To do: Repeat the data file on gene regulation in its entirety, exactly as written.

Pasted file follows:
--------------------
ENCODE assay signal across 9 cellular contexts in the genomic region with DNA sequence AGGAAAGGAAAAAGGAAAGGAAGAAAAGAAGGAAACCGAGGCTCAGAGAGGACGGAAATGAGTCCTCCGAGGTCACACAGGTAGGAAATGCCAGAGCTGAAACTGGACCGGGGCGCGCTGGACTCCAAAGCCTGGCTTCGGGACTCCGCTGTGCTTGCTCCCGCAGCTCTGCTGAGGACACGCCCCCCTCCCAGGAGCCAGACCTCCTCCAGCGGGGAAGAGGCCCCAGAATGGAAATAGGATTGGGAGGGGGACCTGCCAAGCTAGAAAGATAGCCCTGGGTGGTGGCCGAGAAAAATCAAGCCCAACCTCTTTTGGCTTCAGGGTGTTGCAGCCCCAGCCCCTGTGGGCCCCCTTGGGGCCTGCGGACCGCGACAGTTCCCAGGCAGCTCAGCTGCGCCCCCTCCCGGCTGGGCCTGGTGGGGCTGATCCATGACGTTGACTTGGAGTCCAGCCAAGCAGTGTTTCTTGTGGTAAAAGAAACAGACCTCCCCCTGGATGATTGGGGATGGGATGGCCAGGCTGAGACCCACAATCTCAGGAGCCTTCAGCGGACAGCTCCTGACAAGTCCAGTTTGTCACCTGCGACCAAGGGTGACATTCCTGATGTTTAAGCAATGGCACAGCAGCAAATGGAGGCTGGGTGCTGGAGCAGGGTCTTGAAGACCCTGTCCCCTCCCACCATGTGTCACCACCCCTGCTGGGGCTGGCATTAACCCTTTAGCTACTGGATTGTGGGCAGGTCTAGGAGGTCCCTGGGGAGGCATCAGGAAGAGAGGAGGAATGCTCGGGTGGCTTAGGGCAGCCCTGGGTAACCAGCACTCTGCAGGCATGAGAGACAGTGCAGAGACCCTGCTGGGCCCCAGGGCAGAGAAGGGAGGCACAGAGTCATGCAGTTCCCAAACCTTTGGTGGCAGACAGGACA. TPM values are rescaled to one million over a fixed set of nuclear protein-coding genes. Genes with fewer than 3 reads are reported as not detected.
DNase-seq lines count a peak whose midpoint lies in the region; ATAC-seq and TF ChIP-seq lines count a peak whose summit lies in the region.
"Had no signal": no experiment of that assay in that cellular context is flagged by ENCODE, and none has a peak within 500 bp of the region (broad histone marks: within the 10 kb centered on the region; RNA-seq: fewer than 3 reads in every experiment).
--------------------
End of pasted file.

ENCODE assay signal across 9 cellular contexts in the genomic region with DNA sequence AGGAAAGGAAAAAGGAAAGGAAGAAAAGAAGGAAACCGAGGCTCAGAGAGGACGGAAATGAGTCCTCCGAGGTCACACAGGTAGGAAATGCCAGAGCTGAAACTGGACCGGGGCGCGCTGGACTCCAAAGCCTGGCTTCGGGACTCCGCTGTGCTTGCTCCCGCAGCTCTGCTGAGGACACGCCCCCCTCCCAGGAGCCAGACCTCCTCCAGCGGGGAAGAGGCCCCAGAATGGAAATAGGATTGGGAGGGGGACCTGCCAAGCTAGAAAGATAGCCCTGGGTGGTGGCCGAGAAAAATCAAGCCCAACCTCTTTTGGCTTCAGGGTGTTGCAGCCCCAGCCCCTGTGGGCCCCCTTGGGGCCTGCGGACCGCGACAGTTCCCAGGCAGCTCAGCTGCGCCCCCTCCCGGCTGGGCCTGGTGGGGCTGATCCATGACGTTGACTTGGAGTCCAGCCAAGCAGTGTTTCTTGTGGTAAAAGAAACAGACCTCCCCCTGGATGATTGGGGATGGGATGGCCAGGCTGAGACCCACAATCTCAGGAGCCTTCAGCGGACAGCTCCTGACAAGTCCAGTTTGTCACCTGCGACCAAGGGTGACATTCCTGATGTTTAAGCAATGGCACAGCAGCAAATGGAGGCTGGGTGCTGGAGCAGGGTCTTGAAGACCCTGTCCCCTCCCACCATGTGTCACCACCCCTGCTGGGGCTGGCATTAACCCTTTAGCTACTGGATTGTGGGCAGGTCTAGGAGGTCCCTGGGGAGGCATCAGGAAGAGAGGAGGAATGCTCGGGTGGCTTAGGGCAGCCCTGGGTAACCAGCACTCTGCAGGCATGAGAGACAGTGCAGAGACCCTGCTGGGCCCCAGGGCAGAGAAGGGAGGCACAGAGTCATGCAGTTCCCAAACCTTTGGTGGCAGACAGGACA. TPM values are rescaled to one million over a fixed set of nuclear protein-coding genes. Genes with fewer than 3 reads are reported as not detected.
DNase-seq lines count a peak whose midpoint lies in the region; ATAC-seq and TF ChIP-seq lines count a peak whose summit lies in the region.
"Had no signal": no experiment of that assay in that cellular context is flagged by ENCODE, and none has a peak within 500 bp of the region (broad histone marks: within the 10 kb centered on the region; RNA-seq: fewer than 3 reads in every experiment).